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The Fed Cut Rates Again: Take Advantage of Lower Interest Rates

By Lauren Saidel-Baker on November, 12 2019

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Lauren Saidel-Baker

Lauren Saidel-Baker is an experienced speaker and economist. Her experience in finance supports her commanding grasp of ITR Economics' programs and subscriptions and their practical applications.

Think beyond today’s headlines and project your needs a half business cycle ahead from now. Let your competition worry about today while you gear up for the next business cycle rising trend.

In its most recent meeting, the Federal Reserve lowered the federal funds target rate to 1.5–1.75%. This was the third rate cut in 2019. However, Fed Chairman Jerome Powell potentially signaled that the change could mark the end of the cutting cycle; he stated that a “material reassessment” of the outlook would be required to justify additional rate cuts.

Lowering interest rates is a form of expansionary monetary policy that is meant to stimulate economic growth and ward off recession. Currently, the US economy as measured by Real Gross Domestic Product is growing, but it is doing so at a slowing pace. Economic activity in the third quarter was just 2.0% higher than in the third quarter of 2018, from a peak growth rate of 3.2% last year.

In its statement accompanying the rate cut, the Federal Open Market Committee affirmed that the labor market is strong, economic activity is rising, and consumer spending is rising. However, the statement noted that committee members are concerned by weakness in business fixed investment and export activity. In fact, domestic capex spending and US exports during the third quarter were both below the year-ago level. Considering these factors, the decision to cut rates was not driven by imminent recession fears but as a provision to ensure that economic expansion persists.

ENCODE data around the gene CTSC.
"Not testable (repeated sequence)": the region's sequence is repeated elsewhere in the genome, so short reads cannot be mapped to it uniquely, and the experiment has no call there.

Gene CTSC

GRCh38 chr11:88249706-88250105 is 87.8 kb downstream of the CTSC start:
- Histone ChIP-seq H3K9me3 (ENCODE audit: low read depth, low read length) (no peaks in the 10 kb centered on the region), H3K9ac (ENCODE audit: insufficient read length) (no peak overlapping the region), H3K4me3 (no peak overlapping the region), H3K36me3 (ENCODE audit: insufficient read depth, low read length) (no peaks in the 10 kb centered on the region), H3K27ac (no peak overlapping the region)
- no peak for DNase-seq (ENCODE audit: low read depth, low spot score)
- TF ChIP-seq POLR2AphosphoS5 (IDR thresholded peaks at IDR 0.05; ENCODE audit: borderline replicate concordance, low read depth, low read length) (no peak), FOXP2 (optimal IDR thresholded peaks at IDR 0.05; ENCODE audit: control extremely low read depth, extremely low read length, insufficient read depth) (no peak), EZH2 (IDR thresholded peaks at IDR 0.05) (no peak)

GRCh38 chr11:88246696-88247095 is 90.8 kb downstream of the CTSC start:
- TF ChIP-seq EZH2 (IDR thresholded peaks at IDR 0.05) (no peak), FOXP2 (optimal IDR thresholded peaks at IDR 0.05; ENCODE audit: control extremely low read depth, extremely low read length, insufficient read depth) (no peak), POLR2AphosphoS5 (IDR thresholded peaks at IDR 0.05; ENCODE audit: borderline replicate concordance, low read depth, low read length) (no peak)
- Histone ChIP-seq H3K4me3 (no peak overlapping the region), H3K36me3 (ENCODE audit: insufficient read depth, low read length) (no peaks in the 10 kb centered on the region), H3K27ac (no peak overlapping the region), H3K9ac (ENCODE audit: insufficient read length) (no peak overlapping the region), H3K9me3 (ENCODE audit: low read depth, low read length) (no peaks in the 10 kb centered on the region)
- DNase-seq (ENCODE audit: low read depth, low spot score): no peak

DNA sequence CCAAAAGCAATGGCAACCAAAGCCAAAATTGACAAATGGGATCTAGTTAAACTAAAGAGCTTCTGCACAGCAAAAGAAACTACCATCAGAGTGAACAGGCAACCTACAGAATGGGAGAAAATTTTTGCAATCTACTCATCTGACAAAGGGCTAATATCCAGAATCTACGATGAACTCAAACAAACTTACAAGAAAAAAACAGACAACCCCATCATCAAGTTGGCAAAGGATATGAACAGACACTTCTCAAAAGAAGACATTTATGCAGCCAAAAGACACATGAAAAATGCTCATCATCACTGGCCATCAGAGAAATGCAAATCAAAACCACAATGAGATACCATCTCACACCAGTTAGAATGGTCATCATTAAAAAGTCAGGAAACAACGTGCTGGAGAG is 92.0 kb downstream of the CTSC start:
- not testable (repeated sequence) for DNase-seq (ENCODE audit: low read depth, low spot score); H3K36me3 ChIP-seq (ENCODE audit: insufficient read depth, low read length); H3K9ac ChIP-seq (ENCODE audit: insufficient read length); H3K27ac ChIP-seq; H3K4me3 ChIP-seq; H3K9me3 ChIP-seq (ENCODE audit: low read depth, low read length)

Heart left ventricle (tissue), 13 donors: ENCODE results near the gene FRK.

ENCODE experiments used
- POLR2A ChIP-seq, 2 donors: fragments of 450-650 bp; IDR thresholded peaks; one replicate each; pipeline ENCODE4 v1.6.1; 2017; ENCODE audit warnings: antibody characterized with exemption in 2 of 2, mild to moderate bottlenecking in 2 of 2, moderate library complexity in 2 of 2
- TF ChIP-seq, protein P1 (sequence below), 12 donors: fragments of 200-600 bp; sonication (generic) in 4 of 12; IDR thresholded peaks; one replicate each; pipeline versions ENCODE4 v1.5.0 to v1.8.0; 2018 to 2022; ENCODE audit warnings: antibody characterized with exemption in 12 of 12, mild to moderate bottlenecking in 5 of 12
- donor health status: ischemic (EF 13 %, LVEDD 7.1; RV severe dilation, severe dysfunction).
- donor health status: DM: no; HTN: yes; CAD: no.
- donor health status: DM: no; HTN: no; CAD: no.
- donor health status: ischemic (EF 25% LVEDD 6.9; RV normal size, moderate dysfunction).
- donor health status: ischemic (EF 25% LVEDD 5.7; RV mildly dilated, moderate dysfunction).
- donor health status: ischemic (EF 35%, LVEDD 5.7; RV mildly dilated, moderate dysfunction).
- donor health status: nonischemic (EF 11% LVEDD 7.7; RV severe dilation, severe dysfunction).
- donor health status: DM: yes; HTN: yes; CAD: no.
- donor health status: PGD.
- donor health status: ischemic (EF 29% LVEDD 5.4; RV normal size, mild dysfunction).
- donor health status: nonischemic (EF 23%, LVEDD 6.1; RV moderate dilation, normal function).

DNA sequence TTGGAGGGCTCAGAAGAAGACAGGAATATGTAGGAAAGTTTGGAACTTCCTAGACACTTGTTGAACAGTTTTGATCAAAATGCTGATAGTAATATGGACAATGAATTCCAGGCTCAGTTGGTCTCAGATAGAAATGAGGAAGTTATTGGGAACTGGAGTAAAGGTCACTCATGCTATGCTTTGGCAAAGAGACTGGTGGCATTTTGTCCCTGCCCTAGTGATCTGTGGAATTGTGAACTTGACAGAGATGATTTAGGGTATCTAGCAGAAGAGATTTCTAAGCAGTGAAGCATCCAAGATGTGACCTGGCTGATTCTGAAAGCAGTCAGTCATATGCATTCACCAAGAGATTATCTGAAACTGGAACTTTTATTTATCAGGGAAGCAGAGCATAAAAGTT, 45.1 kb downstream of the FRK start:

The Federal Reserve has a dual mandate to foster both maximum employment and price stability. Currently, the Fed’s preferred measure of inflation is running below the target rate of 2%. Overall US Consumer Prices in September were 1.7% higher than the year-ago level. We at ITR Economics expect Prices to generally rise throughout 2020 and 2021, but the current deceleration in the rate of inflation will persist into mid-2020. A rate of inflation below the Fed’s 2% objective is supporting consumer spending, as each dollar stretches further relative to a higher inflation rate. The latest interest rate cut is unlikely to cause a severe pickup in inflation.

For the US consumer and for consumer-focused businesses, these trends are good news. Employment is high, wages are rising, and inflation is muted. Interest rate cuts are stimulative to the macroeconomy and portend lower borrowing costs for households and businesses. Furthermore, we at ITR do not expect a GDP recession or a contraction in retail sales through at least 2021. In fact, we expect the consumer side of the economy to generally outperform the industrial and manufacturing sectors in the near term.

According to Chairman Powell’s statement, the October rate cut may be the last. Consider what a stabilizing interest rate environment may mean for your business. For example, you should evaluate whether you have capital needs that could be financed at today’s low interest rates. A business cycle expansion is coming, and that means an increased need for working capital. If we at ITR Economics can assist in these decisions, please contact us!

 

Lauren Saidel-Baker
Economist

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